Adjaye: It’s critical that the responsibility of the monument is not done with a sense of a fantasy. For me, it's a cold analysis of past events and I use that information to show what went wrong. There's no emotion.
In building the National Museum of African American History and Culture, it inadvertently also became a monument. The story had simply been held back for so long that just making a building didn't seem enough. It was about delivering a narrative and a formal message of the building as a device to talk about our moral compass.
It is now used as the backdrop for many of the anti-racist protests. So immediate histories are unfolding as the building evolves to convey new stories as well as old. For me, this is the ultimate success of a monument. It should enable a community to move forward by creating a historical marker, a social reference point and a generational moral compass.
What about systemic racism inherent in the design of cities?
Adjaye: The construction of racism in the construction of cities is seen all the time – Johannesburg is probably the epitome. We know about Johannesburg because of the Apartheid story, but the architecture of segregation can be found in any society where there's been a dislocation between those who have and those who have not (either through marginalization, through skin colour or any other difference).
Infrastructure – which seems apparently benign and of benefit to everyone – has been used as a tool of separation to create communities of dependency and communities that are just on the edge of collapse.
There were inherent mistakes made by generations, which fundamentally blocked the access and the opportunity of many people. It's incumbent on architects now to find fresh ways to bridge or create new relationships.
What's the World Economic Forum doing about diversity, equity and inclusion?
The COVID-19 pandemic and recent social and political unrest have created a profound sense of urgency for companies to actively work to tackle racial injustice and inequality. In response, the Forum's Platform for Shaping the Future of the New Economy and Society has established a high-level community of Chief Diversity and Inclusion Officers. The community will develop a vision, strategies and tools to proactively embed equity into the post-pandemic recovery and shape long-term inclusive change in our economies and societies.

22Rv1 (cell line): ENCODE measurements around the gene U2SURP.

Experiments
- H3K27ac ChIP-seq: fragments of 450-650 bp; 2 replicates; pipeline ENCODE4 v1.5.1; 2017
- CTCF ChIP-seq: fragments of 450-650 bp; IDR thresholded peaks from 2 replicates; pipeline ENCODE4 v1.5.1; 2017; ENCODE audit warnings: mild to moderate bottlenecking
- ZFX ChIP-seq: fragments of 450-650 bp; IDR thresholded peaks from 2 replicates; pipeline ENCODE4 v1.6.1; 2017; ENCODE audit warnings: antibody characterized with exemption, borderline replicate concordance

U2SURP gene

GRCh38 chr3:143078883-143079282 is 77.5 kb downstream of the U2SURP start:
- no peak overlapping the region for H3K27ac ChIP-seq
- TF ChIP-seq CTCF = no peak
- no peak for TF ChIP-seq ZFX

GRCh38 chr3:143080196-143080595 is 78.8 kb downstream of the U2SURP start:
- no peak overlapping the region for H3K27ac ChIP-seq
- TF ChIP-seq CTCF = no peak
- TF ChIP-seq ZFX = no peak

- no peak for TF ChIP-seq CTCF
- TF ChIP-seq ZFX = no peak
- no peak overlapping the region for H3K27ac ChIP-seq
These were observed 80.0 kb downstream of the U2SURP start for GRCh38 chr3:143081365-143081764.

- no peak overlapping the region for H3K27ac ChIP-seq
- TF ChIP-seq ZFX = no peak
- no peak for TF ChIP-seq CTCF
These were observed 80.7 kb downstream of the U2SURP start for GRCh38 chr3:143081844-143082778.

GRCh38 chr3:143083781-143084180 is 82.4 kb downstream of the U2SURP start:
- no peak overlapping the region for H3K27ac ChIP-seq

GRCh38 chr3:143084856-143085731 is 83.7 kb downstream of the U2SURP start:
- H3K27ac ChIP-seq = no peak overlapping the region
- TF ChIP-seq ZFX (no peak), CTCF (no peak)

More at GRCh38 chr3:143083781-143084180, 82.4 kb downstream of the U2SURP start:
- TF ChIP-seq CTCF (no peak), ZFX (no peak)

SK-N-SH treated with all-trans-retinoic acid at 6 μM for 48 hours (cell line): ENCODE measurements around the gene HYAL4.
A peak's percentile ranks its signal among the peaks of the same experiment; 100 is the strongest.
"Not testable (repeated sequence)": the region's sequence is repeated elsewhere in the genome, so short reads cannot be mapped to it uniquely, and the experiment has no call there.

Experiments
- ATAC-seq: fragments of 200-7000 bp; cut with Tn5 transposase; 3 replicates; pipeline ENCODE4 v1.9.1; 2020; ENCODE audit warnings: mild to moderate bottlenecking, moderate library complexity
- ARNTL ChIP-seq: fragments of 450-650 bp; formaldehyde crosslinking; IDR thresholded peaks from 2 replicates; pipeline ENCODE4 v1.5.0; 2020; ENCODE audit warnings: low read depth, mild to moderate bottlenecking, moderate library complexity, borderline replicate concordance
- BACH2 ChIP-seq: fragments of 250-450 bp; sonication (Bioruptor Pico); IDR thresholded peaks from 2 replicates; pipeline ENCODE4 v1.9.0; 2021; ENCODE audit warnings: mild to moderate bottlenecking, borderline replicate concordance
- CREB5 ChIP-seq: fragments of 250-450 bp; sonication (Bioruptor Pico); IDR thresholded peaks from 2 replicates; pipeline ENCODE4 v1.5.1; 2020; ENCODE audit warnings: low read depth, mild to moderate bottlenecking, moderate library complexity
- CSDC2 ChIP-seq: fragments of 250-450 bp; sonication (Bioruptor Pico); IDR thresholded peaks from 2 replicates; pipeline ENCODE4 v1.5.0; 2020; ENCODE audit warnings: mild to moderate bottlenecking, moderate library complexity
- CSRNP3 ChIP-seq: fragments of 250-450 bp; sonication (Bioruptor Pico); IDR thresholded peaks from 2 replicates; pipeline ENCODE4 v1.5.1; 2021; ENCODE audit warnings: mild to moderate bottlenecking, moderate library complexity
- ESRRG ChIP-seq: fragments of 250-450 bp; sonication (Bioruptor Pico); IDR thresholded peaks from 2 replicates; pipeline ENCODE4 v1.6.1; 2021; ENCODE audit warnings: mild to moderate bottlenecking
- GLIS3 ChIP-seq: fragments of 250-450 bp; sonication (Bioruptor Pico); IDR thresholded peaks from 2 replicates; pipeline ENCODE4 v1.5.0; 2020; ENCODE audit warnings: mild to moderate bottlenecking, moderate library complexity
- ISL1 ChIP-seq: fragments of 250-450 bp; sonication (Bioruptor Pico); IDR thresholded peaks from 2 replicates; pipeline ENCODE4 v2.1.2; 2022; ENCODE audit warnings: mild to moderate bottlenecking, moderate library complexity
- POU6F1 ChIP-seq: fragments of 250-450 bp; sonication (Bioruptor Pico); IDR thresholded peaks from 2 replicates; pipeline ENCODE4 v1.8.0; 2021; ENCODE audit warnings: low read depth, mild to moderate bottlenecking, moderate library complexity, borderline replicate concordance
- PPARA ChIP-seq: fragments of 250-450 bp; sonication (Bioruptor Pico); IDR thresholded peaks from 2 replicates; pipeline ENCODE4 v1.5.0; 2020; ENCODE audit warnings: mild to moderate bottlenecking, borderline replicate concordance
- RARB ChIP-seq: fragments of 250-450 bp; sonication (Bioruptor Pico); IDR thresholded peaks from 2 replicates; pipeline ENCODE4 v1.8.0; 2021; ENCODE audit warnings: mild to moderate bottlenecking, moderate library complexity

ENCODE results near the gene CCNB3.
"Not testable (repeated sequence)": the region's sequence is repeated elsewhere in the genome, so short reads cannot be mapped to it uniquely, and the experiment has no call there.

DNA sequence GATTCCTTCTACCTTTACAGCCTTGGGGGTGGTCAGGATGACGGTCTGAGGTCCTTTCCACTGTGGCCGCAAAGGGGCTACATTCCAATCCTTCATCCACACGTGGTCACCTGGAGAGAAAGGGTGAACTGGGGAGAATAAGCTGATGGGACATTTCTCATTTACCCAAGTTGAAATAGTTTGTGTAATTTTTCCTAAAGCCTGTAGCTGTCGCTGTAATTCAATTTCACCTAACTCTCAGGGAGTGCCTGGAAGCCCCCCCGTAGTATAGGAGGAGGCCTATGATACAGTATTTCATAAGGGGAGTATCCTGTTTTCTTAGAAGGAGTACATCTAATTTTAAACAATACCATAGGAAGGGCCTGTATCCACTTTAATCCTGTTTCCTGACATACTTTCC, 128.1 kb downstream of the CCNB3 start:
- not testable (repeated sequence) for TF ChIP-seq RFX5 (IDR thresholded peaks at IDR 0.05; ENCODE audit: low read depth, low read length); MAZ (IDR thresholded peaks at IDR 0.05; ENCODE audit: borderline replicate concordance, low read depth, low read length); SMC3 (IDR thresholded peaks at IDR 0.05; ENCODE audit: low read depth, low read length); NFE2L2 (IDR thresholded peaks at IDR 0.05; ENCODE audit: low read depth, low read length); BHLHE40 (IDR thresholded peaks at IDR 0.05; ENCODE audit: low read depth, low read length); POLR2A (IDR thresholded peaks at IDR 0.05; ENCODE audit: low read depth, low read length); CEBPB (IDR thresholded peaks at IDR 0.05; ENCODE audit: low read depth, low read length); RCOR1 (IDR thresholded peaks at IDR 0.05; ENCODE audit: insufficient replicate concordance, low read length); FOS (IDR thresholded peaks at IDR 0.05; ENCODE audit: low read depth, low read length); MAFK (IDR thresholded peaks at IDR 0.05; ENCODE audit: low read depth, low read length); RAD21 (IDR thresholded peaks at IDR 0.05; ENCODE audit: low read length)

As businesses emerge from the COVID-19 crisis, they have a unique opportunity to ensure that equity, inclusion and justice define the "new normal" and tackle exclusion, bias and discrimination related to race, gender, ability, sexual orientation and all other forms of human diversity. It is increasingly clear that new workplace technologies and practices can be leveraged to significantly improve diversity, equity and inclusion outcomes.
The World Economic Forum has developed a Diversity, Equity and Inclusion Toolkit, to outline the practical opportunities that this new technology represents for diversity, equity and inclusion efforts, while describing the challenges that come with it.
The toolkit explores how technology can help reduce bias from recruitment processes, diversify talent pools and benchmark diversity and inclusion across organisations. The toolkit also cites research that suggests well-managed diverse teams significantly outperform homogenous ones over time, across profitability, innovation, decision-making and employee engagement.
The Diversity, Equity, and Inclusion Toolkit is available here.
The past few months have seen an extraordinary shift in context and mood. The consequences of our actions are more questioned and the interconnectedness of everything is more apparent. With the internet we’re able to see the cataclysmic effects of all these things upon each other. So we suddenly share a collective consciousness through the medium.
It's forcing a global awareness in a way that's never happened before in the history of civilization. It will impact the way in which we make cities, how we legislate, how we make things, how we use materials, how we use resources. Something that was meant to be about separation, can suddenly become a tool of continuity – within this changed context. Cities are always changing and symbols and signs are being re-appropriated.
There is something very hopeful about the fact that this generation is saying, wait a minute. That's not what we thought history was about. It’s time to move on.